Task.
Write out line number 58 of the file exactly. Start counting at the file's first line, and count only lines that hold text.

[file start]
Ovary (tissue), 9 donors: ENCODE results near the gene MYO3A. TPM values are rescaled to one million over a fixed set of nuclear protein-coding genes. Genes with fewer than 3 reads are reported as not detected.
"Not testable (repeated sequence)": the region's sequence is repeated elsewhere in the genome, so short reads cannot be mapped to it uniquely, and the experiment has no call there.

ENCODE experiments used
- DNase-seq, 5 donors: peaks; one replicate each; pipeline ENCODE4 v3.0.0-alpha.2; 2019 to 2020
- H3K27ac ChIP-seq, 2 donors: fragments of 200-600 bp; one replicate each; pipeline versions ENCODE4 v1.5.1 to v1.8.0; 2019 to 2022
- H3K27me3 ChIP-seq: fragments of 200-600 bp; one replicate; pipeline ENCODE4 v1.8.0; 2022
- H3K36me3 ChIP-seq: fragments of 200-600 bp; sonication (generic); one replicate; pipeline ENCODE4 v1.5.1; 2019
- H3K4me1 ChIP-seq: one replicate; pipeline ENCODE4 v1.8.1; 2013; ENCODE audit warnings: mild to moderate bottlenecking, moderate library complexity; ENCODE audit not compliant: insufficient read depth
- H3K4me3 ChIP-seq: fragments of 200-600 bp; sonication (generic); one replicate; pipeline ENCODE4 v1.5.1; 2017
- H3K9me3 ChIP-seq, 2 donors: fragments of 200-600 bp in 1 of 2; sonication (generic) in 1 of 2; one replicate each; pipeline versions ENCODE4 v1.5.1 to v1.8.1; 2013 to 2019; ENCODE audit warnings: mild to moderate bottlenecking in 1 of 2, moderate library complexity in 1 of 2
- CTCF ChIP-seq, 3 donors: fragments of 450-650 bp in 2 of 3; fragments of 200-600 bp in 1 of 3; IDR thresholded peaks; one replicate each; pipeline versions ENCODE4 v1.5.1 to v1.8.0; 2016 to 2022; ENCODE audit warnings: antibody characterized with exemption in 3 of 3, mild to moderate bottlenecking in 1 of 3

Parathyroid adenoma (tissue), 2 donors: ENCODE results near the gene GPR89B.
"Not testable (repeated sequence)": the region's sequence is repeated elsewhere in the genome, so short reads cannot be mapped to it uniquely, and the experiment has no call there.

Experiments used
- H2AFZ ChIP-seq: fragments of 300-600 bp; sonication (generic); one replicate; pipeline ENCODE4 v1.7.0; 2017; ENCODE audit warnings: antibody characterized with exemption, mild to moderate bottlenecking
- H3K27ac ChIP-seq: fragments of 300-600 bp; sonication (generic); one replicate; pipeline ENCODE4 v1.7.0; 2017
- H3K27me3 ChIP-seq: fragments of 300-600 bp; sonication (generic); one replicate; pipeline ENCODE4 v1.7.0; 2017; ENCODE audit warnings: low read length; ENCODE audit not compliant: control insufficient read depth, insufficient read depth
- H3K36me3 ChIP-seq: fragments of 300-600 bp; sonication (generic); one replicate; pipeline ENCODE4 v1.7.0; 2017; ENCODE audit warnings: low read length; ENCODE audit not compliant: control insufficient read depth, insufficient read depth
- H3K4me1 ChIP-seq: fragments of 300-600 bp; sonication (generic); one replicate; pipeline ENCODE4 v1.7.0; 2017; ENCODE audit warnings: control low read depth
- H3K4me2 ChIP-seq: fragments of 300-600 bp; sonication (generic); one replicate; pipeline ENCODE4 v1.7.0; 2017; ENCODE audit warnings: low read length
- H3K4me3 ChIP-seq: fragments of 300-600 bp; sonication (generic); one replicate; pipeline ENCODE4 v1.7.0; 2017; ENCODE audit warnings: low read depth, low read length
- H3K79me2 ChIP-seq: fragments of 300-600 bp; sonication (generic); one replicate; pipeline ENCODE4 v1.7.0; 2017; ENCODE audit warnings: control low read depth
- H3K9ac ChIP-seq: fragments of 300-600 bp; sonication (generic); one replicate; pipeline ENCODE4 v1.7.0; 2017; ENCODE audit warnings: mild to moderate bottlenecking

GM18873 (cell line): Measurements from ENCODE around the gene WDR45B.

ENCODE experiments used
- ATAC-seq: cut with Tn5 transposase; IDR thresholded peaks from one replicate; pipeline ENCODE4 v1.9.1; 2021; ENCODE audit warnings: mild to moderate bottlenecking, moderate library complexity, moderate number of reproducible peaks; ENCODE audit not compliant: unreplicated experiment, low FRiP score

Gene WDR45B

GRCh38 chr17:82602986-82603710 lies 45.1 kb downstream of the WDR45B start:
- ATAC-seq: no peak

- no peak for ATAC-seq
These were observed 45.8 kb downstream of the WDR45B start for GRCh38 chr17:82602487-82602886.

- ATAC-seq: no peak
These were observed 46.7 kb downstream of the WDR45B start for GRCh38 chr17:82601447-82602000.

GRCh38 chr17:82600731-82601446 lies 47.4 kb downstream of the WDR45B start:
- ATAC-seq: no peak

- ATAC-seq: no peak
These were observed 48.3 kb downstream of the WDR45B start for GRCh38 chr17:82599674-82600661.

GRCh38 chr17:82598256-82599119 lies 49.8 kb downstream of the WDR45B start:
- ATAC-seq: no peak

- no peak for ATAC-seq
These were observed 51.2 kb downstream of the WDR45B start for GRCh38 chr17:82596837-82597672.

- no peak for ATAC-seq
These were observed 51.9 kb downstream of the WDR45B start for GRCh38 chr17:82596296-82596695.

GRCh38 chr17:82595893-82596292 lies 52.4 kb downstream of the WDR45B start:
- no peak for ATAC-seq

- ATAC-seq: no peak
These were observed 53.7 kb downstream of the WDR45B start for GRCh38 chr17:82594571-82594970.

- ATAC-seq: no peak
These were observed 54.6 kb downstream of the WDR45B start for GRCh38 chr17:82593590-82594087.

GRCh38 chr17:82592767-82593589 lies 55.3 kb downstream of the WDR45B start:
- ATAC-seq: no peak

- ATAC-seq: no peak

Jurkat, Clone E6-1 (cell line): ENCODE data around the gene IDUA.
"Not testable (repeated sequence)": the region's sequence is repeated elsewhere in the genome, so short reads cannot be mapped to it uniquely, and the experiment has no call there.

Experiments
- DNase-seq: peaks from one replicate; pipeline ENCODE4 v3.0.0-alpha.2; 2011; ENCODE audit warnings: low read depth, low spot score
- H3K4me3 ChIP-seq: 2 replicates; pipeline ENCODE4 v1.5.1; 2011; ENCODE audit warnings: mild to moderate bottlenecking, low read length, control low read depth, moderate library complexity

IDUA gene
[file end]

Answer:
IDUA gene